When fall temperatures were mild, a smaller percentage of larval ticks entered dormancy and waited until spring to feed. If these trends continue as the climate warms, asynchronous patterns of larval and nymphal tick emergence in northeastern North America are likely to persist.

Levi notes, "Results suggest that significant climate warming may reduce risk of anaplasmosis and the Powassan virus, but increase Lyme disease risk, particularly in the Upper Midwest where tick feeding patterns are likely to become more asynchronous." With Ostfeld emphasizing, "Here in the Northeast, warming is already having an effect, and people need to be tick-vigilant before May, as potentially infected nymphal ticks are searching for their blood meals earlier and earlier."

The second study, co-authored by Ostfeld and Dr. Jesse L. Brunner of Washington State University, reviewed scientific studies of how climate warming influenced the distribution of ticks. Efforts focused on Ixodes ticks, which are vectors of many human pathogens in addition to Lyme disease bacteria. These ticks spend much of their lives on or near the ground and appear limited by cold winter temperatures.

Clear evidence was found that warming is expanding Ixodes populations to higher latitudes and altitudes, but more work is needed to understand why ticks in different regions appear to be constrained by different environmental influences.

Ostfeld concludes: "Forecasting how climate change shapes tick-borne disease risk requires taking a suite of factors into consideration, among them habitat loss, urbanization, and movement of people and animals. We are making inroads, but protecting public health will require investment in multidisciplinary, collaborative work that takes advantage of new technology and modeling approaches."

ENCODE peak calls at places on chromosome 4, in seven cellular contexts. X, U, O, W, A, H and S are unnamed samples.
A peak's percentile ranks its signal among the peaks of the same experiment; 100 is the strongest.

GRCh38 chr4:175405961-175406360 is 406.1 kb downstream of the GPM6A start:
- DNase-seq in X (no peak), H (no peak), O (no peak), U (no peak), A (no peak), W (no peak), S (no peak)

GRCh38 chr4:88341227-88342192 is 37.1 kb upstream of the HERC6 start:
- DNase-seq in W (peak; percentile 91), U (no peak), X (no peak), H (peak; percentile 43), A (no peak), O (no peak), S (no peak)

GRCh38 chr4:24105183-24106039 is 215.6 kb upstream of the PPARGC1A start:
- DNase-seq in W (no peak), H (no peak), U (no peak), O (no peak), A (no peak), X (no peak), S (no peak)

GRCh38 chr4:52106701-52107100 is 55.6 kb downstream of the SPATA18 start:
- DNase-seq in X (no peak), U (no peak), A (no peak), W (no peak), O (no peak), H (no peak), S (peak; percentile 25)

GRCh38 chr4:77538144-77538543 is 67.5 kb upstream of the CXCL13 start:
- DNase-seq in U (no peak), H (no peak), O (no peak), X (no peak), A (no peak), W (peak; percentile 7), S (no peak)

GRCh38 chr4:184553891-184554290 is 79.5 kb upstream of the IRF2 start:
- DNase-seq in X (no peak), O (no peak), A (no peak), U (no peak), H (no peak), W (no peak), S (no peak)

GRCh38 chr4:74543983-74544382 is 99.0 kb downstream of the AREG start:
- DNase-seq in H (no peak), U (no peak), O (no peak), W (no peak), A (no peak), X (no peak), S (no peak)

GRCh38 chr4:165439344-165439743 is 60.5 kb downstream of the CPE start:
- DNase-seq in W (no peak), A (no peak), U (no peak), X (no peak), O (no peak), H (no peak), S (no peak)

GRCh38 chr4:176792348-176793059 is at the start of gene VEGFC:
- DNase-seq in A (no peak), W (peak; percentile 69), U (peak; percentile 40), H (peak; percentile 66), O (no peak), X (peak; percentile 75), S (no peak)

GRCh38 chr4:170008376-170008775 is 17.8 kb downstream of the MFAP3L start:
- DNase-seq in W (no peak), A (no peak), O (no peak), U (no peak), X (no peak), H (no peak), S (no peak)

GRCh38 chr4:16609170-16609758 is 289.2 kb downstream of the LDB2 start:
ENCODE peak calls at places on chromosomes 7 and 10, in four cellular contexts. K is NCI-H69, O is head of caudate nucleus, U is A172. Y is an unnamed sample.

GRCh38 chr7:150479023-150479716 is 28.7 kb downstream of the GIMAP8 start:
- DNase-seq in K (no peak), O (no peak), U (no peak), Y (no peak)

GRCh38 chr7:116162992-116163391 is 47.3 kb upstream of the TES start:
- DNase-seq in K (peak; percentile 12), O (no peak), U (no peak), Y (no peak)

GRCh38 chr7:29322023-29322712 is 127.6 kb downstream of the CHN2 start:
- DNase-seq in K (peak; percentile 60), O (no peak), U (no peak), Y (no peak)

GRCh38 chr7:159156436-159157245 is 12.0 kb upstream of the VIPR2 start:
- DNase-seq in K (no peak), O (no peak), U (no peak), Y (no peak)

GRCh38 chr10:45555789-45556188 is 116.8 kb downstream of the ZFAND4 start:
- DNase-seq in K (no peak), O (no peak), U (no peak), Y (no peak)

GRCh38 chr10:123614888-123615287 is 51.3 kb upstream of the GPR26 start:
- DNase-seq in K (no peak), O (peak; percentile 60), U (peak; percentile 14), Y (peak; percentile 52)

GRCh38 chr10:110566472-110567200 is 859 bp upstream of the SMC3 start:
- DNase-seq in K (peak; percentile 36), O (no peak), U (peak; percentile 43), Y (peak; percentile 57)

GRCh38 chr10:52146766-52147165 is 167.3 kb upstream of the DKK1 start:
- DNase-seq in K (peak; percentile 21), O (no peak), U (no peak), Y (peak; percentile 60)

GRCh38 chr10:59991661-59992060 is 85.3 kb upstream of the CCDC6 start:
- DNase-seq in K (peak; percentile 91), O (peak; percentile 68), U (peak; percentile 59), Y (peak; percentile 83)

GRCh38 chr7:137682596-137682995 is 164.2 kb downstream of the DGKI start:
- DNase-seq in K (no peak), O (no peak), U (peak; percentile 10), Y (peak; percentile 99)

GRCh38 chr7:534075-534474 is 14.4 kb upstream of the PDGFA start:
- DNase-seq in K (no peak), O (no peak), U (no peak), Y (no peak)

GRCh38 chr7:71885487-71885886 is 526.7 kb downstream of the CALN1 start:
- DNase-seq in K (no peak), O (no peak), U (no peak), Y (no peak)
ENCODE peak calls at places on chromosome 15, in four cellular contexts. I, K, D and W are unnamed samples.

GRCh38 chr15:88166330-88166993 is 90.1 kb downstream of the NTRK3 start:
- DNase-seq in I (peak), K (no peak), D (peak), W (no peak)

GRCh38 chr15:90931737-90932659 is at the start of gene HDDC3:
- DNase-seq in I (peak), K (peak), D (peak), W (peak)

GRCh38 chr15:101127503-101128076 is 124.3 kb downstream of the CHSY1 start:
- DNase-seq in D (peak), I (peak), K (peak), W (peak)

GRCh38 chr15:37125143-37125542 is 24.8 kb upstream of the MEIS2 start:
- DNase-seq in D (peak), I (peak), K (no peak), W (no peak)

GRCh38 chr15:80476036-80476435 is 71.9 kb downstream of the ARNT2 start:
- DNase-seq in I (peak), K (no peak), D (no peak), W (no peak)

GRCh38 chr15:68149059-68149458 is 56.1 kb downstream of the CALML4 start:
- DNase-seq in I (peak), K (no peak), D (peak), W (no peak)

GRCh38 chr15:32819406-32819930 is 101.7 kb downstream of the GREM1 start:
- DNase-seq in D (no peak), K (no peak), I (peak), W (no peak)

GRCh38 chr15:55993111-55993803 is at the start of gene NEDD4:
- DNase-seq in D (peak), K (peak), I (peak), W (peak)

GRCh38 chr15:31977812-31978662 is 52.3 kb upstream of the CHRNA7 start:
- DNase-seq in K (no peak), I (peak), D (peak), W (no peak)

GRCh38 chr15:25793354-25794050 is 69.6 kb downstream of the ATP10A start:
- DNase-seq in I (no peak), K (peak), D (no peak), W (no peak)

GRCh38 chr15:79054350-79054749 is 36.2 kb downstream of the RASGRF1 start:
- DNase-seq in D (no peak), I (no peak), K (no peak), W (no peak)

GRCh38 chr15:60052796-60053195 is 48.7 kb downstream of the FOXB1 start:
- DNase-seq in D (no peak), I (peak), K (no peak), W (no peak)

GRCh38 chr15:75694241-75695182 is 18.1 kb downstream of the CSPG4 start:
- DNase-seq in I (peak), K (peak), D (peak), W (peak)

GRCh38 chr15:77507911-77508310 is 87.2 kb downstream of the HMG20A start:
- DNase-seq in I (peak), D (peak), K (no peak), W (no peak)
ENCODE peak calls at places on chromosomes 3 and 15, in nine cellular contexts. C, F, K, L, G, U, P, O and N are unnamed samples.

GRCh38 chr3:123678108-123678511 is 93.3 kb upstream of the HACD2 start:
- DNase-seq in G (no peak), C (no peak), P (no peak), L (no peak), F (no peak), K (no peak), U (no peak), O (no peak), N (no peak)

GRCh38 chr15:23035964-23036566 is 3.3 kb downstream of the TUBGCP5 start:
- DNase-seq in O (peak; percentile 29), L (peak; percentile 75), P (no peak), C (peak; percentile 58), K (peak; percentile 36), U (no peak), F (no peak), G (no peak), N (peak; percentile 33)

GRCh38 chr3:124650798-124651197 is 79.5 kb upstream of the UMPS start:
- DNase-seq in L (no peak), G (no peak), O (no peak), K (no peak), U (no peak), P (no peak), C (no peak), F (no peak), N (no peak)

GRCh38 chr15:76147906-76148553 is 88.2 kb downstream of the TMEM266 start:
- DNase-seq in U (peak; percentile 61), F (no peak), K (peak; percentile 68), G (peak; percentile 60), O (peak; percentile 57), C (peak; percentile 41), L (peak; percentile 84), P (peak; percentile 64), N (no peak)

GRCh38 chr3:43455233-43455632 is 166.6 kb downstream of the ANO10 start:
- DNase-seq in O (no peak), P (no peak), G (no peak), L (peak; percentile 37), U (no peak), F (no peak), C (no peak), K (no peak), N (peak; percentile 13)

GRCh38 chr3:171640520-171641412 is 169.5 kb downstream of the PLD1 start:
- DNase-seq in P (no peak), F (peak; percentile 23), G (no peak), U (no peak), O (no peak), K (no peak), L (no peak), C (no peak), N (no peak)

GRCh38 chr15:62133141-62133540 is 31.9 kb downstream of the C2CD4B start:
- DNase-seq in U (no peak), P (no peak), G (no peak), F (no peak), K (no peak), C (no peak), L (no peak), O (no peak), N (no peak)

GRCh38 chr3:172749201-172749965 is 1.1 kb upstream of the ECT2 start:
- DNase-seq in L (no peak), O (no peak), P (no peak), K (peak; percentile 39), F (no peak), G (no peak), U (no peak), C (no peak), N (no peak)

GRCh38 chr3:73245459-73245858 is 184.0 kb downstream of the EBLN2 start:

Journal Reference: T. Levi, F. Keesing, K. Oggenfuss, R. S. Ostfeld. Accelerated phenology of blacklegged ticks under climate warming. Philosophical Transactions of the Royal Society B: Biological Sciences, 2015; 370 (1665): 20130556 DOI: 10.1098/rstb.2013.0556



Post a Comment

Featured Products From the ProHealth Store
Fibro Freedom™ FibroSleep™ B-12 Extreme™


Article Comments



Be the first to comment on this article!

Post a Comment


 
Optimized Curcumin Longvida with Omega-3

Featured Products

Energy NADH™ 12.5mg Energy NADH™ 12.5mg
Improve Energy & Cognitive Function
B-12 Extreme™ B-12 Extreme™
The Most Potent Vitamin B-12 on Earth
Guaifenesin FA™ Guaifenesin FA™
Helps the Body Eliminate Excess Calcium and Phosphates
Optimized Curcumin Longvida® Optimized Curcumin Longvida®
Supports Cognition, Memory & Overall Health
FibroSleep™ FibroSleep™
The All-in-One Natural Sleep Aid

Natural Remedies

Astaxanthin - A Little-Known but Power-Packed Nutrient Astaxanthin - A Little-Known but Power-Packed Nutrient
Help for Soreness and Swelling: What Do Silkworms Have to Do With It? Help for Soreness and Swelling: What Do Silkworms Have to Do With It?
Complete and Natural Menopause Relief Complete and Natural Menopause Relief
Coping When Colds or Flu Catch Up with You Coping When Colds or Flu Catch Up with You
Priming Your Immune System for Cold & Flu Season Priming Your Immune System for Cold & Flu Season

CONTACT US
ProHealth, Inc.
555 Maple Ave
Carpinteria, CA 93013
(800) 366-6056  |  Email

· Become a Wholesaler
· Vendor Inquiries
· Affiliate Program
SHOP WITH CONFIDENCE
Credit Card Processing
SUBSCRIBE TO OUR NEWSLETTERS
Get the latest news about Fibromyalgia, M.E/Chronic Fatigue Syndrome, Lyme Disease and Natural Wellness

CONNECT WITH US ProHealth on Facebook  ProHealth on Twitter  ProHealth on Pinterest  ProHealth on Google Plus

© 2017 ProHealth, Inc. All rights reserved. Pain Tracker App  |  Store  |  Customer Service  |  Guarantee  |  Privacy  |  Contact Us  |  Library  |  RSS  |  Site Map